ShortTask is a marketplace for tasks, aiming to match-make “solvers” and “seekers”: people who have time to complete brief tasks and people who need small tasks completed.
In many ways, ShortTask is similar to Amazon’s Mechanical Turk (MTurk) service. Like MTurk, ShortTask is seeking to address tasks that aren’t large enough to necessitate the hiring of a contractor or part-time employee. This marketplace is largely oriented around activities that can be completed from home — ideal for web workers — and currently numbers around 61,000 available tasks.
Activities include transcribing audio and video files, annotating images, copywriting, commenting on blog posts or online forums, data entry and online research. Seekers simply publish a task, set a payment level and deadline. Solvers can explore the site and select the tasks they’d like to complete. ShortTask takes a 10 percent commission on each transaction.
ShortTask might be a useful way to find additional work. However, I’m uncomfortable at the payment levels set in the marketplace. Salon published a great article in 2006 examining the labor law implications of Mechanical Turk, “I make $1.45 a week and I love it!,” which suggested that MTurk-like services are undercutting the minimum wage.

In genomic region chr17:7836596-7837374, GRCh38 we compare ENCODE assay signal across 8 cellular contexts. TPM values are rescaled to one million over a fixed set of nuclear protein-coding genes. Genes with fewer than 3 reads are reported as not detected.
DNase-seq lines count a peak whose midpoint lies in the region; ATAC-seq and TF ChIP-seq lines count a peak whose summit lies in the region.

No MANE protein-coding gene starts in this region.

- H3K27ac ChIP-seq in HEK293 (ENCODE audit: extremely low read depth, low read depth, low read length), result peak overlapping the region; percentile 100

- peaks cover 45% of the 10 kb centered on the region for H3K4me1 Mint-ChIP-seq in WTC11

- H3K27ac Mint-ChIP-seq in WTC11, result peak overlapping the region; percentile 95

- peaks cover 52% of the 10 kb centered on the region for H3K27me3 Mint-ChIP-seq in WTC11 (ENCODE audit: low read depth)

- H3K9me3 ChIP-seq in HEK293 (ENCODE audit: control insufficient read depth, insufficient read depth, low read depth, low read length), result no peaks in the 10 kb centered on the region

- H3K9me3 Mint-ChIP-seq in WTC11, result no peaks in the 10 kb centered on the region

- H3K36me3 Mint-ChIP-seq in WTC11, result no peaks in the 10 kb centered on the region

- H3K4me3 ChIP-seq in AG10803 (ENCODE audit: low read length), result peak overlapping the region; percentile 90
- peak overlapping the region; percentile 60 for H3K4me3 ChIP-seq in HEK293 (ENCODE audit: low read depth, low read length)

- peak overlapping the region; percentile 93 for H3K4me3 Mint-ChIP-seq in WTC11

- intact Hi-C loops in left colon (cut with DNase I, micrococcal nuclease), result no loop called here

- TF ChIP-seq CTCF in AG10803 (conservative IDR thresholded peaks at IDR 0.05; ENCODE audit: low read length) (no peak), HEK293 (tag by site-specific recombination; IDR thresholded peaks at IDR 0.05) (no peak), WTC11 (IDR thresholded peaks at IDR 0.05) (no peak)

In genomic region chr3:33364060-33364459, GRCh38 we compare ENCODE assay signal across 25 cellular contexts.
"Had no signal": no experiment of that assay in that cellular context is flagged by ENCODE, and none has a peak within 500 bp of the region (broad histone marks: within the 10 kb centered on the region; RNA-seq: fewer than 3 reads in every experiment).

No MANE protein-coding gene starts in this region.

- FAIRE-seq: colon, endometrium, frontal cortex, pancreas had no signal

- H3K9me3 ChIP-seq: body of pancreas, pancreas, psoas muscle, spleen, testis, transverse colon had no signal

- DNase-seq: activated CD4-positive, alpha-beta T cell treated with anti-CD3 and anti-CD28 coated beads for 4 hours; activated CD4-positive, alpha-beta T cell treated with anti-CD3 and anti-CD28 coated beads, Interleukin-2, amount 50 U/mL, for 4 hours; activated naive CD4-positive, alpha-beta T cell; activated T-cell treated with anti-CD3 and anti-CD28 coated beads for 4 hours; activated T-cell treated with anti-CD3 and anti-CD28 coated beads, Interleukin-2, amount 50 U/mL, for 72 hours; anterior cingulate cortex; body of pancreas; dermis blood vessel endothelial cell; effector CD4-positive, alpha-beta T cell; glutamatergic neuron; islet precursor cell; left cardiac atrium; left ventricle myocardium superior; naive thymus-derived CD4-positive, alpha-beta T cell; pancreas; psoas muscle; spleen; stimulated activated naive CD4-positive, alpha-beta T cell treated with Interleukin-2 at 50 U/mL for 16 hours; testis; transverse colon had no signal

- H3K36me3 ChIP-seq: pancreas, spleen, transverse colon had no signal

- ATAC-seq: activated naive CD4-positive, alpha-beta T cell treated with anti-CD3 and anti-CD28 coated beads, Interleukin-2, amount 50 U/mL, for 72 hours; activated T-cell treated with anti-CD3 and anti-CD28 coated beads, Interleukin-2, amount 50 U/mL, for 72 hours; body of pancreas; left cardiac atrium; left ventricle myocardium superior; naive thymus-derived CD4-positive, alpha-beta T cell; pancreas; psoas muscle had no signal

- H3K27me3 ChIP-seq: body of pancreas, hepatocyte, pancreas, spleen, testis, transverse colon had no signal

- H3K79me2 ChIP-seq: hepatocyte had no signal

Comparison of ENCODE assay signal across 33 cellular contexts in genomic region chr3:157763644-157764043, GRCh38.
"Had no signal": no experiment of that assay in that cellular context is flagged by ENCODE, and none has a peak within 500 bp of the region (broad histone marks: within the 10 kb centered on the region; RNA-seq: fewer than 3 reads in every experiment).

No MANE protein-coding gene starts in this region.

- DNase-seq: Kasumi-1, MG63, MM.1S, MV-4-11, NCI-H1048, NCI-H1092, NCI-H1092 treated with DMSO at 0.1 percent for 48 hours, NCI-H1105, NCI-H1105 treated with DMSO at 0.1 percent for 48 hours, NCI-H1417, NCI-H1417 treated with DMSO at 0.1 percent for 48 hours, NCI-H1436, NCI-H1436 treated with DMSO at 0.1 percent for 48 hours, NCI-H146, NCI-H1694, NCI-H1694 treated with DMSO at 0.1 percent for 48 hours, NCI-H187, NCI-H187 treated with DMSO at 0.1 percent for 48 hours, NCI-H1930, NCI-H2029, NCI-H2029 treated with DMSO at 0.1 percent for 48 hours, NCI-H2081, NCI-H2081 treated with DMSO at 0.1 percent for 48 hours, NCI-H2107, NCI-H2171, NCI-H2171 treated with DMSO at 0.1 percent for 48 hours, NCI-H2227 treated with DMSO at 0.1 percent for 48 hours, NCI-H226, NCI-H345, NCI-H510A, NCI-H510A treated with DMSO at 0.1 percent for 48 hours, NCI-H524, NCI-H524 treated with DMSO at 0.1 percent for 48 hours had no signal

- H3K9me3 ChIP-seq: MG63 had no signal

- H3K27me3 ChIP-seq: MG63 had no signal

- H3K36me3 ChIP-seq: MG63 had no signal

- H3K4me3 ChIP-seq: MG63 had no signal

For example, today ShortTask has listed a task to transcribe a 22-minute video, within four hours, for $5.50. That’s about $1.30 an hour, or the equivalent of $200 for a month’s work. That particular task is one of the better paying tasks listed at ShortTask; the worst fast-food service jobs will pay you better.
If services like ShortTask expect to flourish, they’ll need seekers to pay fairly, so that a reasonably sized population of solvers can be sustained. More significantly, the marketplace operators should at least adhere to minimum wage levels.
People have fought for the right to be equitably compensated. Codifying that in the services we use to find work is both essential and moral.
What do you think of marketplaces like ShortTask?